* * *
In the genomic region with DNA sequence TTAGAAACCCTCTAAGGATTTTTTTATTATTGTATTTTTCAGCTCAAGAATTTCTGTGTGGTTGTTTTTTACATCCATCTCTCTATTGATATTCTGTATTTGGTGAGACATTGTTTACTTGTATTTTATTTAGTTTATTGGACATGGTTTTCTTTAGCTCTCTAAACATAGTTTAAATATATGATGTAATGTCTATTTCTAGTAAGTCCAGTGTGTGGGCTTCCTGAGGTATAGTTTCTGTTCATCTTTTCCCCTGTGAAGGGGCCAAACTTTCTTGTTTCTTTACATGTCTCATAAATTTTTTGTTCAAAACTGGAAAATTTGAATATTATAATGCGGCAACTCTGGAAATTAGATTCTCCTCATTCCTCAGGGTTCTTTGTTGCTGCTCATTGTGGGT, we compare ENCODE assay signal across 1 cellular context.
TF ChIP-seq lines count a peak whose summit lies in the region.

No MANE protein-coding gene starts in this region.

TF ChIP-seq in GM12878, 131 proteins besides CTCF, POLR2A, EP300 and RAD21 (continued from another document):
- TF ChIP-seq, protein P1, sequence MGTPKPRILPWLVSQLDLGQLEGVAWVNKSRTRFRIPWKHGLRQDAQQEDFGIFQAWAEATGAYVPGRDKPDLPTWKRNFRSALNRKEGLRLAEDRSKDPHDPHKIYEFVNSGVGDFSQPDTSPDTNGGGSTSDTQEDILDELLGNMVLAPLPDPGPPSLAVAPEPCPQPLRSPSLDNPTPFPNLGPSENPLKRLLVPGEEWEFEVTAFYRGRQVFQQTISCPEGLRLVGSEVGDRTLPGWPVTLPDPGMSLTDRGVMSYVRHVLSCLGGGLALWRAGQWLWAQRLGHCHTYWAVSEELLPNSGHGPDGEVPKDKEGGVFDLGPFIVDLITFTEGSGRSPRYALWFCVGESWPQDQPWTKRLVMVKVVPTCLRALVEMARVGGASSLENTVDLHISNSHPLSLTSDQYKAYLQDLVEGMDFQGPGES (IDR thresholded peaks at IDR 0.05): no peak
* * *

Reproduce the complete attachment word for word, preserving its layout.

In the genomic region with DNA sequence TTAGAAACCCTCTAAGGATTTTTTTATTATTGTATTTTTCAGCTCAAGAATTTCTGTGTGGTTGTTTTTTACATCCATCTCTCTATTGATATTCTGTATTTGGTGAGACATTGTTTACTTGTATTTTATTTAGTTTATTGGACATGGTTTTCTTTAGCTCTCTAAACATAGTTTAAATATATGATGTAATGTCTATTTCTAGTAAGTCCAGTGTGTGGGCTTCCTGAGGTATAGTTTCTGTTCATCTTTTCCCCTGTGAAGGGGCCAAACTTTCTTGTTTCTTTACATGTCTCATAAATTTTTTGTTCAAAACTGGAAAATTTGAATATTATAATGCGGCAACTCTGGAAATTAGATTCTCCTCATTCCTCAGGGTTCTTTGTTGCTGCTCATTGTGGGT, we compare ENCODE assay signal across 1 cellular context.
TF ChIP-seq lines count a peak whose summit lies in the region.

No MANE protein-coding gene starts in this region.

TF ChIP-seq in GM12878, 131 proteins besides CTCF, POLR2A, EP300 and RAD21 (continued from another document):
- TF ChIP-seq, protein P1, sequence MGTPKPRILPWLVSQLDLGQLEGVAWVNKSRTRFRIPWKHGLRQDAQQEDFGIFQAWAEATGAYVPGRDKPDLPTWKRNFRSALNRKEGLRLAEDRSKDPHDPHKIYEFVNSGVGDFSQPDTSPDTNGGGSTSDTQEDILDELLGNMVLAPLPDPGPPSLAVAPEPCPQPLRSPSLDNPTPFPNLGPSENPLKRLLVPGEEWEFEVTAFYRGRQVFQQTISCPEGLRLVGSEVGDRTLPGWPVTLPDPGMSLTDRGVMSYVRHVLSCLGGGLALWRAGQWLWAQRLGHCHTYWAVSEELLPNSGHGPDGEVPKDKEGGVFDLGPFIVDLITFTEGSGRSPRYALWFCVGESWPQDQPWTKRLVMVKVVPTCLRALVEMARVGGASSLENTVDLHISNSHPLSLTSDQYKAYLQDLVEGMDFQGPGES (IDR thresholded peaks at IDR 0.05): no peak